On June 29, 1886, Jim was appointed as the postmaster of his newly created community, as well as being made the Justice of the Peace. Living with Averell at his home, Ella worked for him in the general store and cafe. Ella saved her money and eventually purchased some cattle with her earnings. Settling on the adjacent land in August 1886, she built a two-room log house and began digging irrigation ditches. Ella tried to get a brand registered for her cattle but was refused due to what was known as the Maverick Law, passed in 1884.
This law provided that unbranded calves, found on the open range, could not be legally taken off the range by just anyone. They were to be branded on the neck with an “M” and became the exclusive property of the Wyoming Stock Growers Association, a powerful group of men that controlled the cattle industry in Wyoming at the time. The Wyoming Stock Growers Association was also appointed as the official law enforcement agency for the Wyoming cattle industry.
The law also provided that those young calves be auctioned off to the highest bidder only by appointed representatives of the association and that the proceeds went to the association to cover the costs of policing the range. In 1886, a provision was added to the law that no one could brand calves except those receiving registered brands from the state. Further, small cattle ranchers or homesteaders were not permitted to bid on mavericks, unless they had a registered brand.
It was a combination of the Maverick law and the requirement of a registered brand which would put both Ella and Averell into the direct sights of the powerful Wyoming Stock Growers Association—but, that’s next month’s post.
Saturday, February 16, 2019
Quick history of poker and book video for Gambling with Love by Kaye Spencer #sweetheartsofthewest #westernromance
While I grew up in a card-playing family, I've never played much poker, although I'm comfortable with a "friendly" game now and then. So, in order to write the grand tournament poker scene in Gambling with Love with historical accuracy, I needed to refresh my memory with the basic rules and etiquette and also research the history of cards and poker to put it into historical context. I was not disappointed in the plethora of websites, blogs, and books on both topics.**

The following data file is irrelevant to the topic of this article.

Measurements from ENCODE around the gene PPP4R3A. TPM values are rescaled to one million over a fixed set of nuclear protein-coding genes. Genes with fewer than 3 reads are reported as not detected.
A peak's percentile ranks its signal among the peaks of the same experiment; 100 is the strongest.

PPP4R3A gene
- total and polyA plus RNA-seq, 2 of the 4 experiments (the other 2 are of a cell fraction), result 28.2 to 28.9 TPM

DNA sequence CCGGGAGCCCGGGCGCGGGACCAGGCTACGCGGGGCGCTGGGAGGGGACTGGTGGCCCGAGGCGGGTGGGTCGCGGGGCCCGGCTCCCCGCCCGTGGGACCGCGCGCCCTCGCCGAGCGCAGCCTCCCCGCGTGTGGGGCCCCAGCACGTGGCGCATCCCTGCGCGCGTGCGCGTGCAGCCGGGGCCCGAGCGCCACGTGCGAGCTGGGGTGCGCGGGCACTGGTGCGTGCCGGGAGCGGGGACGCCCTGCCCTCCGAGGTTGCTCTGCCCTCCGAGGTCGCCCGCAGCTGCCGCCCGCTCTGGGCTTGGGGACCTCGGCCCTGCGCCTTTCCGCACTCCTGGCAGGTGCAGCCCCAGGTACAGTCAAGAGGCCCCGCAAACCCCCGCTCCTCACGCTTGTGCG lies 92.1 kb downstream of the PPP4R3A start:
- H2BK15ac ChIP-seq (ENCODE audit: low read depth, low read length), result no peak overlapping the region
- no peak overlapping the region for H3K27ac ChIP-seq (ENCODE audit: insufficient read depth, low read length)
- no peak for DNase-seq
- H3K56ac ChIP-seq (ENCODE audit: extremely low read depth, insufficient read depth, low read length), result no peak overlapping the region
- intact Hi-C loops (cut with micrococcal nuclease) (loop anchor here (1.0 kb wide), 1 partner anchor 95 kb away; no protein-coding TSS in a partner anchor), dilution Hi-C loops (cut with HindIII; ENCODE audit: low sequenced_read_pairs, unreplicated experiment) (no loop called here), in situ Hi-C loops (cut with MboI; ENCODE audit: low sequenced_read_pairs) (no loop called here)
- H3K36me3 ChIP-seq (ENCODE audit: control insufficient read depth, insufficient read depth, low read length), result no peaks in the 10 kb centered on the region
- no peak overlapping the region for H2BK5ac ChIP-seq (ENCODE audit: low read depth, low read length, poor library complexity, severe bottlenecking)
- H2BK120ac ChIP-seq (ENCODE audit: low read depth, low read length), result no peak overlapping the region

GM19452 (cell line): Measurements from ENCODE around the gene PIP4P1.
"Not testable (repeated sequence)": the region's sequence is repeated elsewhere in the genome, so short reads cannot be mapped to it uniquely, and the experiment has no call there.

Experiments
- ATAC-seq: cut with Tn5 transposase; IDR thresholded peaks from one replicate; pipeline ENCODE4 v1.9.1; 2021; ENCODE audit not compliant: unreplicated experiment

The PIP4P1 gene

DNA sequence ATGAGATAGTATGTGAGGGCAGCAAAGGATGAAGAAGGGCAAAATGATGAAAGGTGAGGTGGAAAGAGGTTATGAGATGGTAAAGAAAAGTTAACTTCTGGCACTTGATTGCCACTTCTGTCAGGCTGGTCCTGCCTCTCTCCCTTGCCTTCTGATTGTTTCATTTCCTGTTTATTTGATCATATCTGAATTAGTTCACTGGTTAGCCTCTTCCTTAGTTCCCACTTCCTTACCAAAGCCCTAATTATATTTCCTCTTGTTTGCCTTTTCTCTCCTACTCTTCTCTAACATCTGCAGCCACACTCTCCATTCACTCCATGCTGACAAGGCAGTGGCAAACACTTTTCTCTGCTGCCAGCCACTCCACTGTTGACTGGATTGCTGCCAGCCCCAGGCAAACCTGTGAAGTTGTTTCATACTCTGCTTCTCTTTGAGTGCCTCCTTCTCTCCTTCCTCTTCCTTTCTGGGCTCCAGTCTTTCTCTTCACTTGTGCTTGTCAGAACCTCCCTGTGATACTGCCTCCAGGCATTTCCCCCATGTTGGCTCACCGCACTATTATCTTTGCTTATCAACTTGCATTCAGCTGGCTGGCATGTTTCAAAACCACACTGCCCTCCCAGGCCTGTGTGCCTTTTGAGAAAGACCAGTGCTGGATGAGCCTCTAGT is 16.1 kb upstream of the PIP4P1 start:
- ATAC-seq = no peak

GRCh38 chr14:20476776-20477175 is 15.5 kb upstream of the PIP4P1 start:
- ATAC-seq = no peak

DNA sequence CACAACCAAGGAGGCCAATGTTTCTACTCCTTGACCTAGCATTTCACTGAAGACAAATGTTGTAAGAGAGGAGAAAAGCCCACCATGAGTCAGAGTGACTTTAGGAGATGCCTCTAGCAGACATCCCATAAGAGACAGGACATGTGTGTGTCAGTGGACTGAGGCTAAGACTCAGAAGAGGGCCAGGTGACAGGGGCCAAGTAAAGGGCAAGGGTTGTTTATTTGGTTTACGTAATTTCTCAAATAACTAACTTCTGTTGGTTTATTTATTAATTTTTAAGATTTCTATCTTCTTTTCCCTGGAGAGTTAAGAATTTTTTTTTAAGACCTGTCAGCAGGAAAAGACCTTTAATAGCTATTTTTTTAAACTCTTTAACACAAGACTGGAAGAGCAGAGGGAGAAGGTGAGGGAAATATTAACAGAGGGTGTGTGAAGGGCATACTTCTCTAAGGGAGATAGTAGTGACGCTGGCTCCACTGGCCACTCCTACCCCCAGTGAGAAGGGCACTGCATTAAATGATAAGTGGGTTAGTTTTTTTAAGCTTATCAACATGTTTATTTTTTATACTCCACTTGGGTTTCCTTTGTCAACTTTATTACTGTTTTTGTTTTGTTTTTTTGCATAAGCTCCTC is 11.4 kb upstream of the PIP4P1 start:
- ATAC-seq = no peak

Here's where I started:
- Playing cards date historically from as early as 10th century Asia;
- 14th century Europe saw a variety of playing card designs develop;
- By the late 15th century, the 52-card deck was popular as the standard preferred deck even though many card games only called for 20-32 cards, which limited the number of players in a game;
- 15th century England and France saw the evolution of the four suits of Spades, Hearts, Diamonds, and Clubs; and
- Court Cards—King, Queen, Jack—were influenced by English and French royalty.
- Another interesting aspect of cards is the Joker, also called the Jack of Trumps, Imperial Trump, and Wild Card. This card may have evolved from an Americanized version of the European card game, Euchre, which required an extra card (called the trump card or Jack of Trumps). Consequently, in keeping with the royal court cards, the Joker came to represent the Court Jester or Fool.
|World Web Playing Card Museum, Imperial Bower, marked as public domain, more details on Wikimedia Commons|
Taking the trivia-history of poker a bit farther...
Poker’s hazy origins are of some debate among those who study this sort of thing. There are arguments supporting its creation in the ancient Orient to the game evolving as a pirate’s pastime. However, there is some agreement that poker’s historical roots reach back to a French card game of vying, bluffing, and betting called “Poque” in which one said Je poque to open the betting.
In America, Poque dates back to the French settlers of early 1800s New Orleans. As the game of poker spread northwards along the Mississippi River, it followed the expansion of the American frontier with the rush to the California gold fields in 1849 and later with the further opening of the west after the Civil War. “Brag”, a three-card British betting card game with a drawing component, influenced the rules of Poque and the “draw” was incorporated into the game. By the mid-1800s, the game was known by its American name, Poker, and was increasingly played with all 52 cards to allow for more players. The term “Draw Poker” was first recorded c. 1850.